Tuesday, 8th March, 2011: The European Securities and Markets Authority (ESMA) has published a tenth extract from its database of enforcement decisions taken by EU national supervisors of financial information that participate in the European Enforcer Coordination Sessions (EECS). EU national supervisors monitor and review the financial statements of issuers and consider whether they comply with International Financial Reporting Standards (IFRS) and other applicable reporting requirements, including relevant national law.
The EECS is a forum in which all EU/EEA national supervisors of financial information, whether ESMA members or not, meet to share the reasons underpinning their accounting enforcement decisions, canvas members’ views on issues currently being dealt with and to identify issues which do not appear to be covered by financial reporting standards or which may be affected by conflicting interpretations for referral to standard setting or interpretive bodies such as the International Accounting Standards Board (IASB
) or the IFRS Interpretations Committee
(formerly known as IFRIC).
Following a decision by the European Union, the Committee of the European Securities Regulators (CESR) has been transformed into the European Securities and Markets Authority (‘ESMA’) with effect from 1 January 2011. As the successor organisation to CESR, ESMA will complete all the engagements entered into by CESR in existence at the transition date
ESMA through its predecessor organisation CESR has developed a confidential database of enforcement decisions taken by individual EU national supervisors as a source of information to foster appropriate application of IFRS. All decisions submitted to the database are considered as appropriate for publication, unless:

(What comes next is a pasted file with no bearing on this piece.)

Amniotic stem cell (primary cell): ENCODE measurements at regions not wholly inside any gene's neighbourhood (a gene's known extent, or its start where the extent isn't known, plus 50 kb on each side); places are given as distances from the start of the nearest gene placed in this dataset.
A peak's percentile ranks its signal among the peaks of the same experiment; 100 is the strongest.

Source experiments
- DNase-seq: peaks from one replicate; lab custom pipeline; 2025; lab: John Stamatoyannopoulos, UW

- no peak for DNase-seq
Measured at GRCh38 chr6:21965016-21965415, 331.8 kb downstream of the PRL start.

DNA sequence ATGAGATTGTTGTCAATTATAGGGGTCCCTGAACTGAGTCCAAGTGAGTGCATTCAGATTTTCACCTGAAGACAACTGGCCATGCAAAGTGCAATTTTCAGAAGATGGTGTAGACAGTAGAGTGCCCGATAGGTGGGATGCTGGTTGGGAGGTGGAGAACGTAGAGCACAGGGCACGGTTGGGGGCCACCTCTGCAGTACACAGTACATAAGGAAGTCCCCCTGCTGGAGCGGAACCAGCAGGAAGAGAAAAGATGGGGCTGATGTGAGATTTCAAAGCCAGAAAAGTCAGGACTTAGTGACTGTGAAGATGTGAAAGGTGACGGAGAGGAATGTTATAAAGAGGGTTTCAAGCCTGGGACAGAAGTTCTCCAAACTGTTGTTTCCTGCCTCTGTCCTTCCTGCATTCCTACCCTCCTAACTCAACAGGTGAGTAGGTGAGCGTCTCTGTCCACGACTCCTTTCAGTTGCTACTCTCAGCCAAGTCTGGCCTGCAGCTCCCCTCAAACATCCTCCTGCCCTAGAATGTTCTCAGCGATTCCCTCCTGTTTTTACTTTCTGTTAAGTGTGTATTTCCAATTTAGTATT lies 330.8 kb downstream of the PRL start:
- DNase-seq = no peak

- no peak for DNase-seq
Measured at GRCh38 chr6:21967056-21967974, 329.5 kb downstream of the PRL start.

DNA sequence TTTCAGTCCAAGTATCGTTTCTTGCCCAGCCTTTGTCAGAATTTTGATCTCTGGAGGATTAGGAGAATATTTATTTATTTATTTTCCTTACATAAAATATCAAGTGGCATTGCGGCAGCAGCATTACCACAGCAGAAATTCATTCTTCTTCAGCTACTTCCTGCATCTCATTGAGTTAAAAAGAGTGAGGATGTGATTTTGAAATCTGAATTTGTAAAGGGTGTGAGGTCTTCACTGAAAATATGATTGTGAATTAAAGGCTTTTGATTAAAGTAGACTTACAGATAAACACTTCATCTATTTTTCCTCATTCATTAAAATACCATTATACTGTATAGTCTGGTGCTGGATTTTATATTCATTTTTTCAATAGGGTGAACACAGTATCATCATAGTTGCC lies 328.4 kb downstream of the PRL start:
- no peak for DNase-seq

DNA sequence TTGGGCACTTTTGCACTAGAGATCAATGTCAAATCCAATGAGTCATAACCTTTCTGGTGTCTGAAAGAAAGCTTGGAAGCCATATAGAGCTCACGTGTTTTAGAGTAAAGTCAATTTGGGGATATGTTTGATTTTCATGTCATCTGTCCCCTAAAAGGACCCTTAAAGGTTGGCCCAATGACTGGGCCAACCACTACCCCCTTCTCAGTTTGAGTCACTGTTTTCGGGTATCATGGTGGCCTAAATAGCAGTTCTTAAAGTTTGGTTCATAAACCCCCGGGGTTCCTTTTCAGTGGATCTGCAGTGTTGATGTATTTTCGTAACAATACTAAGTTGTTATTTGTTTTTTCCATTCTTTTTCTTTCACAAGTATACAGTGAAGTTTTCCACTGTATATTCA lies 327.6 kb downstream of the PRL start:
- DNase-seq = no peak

similar decisions have already been published by ESMA, and publication of a new decision would not add any substantial value to the fostering of consistent application;
the decision deals with a simple accounting issue that, even having been considered a material infringement, does not in itself have any accounting merit;
there is no consensus within the EECS to support the submitted decision;
a particular EU National enforcer, on a grounded and justified basis, believes that the decision should not be published.
In response to concerns about confidentiality and privacy laws, which vary between EU jurisdictions, extracts do not, usually, include the name of the issuer or the enforcer or any other details that would enable the issuer or its jurisdiction to be identified.
IAASA is a member of the EECS and the Authority’s Head of Financial Reporting Supervision is also a member of the EECS’ Agenda Group.